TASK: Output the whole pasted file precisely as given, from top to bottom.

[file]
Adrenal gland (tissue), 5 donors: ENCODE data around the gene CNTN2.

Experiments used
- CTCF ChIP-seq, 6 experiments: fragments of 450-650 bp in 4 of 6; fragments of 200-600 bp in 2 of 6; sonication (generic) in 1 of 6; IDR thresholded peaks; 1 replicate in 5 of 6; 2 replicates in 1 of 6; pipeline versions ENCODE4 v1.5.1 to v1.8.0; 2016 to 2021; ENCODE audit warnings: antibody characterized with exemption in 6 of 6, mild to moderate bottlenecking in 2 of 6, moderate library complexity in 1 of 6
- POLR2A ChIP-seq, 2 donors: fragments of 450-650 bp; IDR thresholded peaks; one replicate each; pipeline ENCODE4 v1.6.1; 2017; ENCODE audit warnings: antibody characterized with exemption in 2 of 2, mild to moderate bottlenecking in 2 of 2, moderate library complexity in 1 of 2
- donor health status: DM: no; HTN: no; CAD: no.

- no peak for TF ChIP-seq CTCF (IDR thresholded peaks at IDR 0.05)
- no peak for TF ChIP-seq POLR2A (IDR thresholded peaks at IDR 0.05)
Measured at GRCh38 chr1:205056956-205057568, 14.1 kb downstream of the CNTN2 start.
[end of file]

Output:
Adrenal gland (tissue), 5 donors: ENCODE data around the gene CNTN2.

Experiments used
- CTCF ChIP-seq, 6 experiments: fragments of 450-650 bp in 4 of 6; fragments of 200-600 bp in 2 of 6; sonication (generic) in 1 of 6; IDR thresholded peaks; 1 replicate in 5 of 6; 2 replicates in 1 of 6; pipeline versions ENCODE4 v1.5.1 to v1.8.0; 2016 to 2021; ENCODE audit warnings: antibody characterized with exemption in 6 of 6, mild to moderate bottlenecking in 2 of 6, moderate library complexity in 1 of 6
- POLR2A ChIP-seq, 2 donors: fragments of 450-650 bp; IDR thresholded peaks; one replicate each; pipeline ENCODE4 v1.6.1; 2017; ENCODE audit warnings: antibody characterized with exemption in 2 of 2, mild to moderate bottlenecking in 2 of 2, moderate library complexity in 1 of 2
- donor health status: DM: no; HTN: no; CAD: no.

- no peak for TF ChIP-seq CTCF (IDR thresholded peaks at IDR 0.05)
- no peak for TF ChIP-seq POLR2A (IDR thresholded peaks at IDR 0.05)
Measured at GRCh38 chr1:205056956-205057568, 14.1 kb downstream of the CNTN2 start.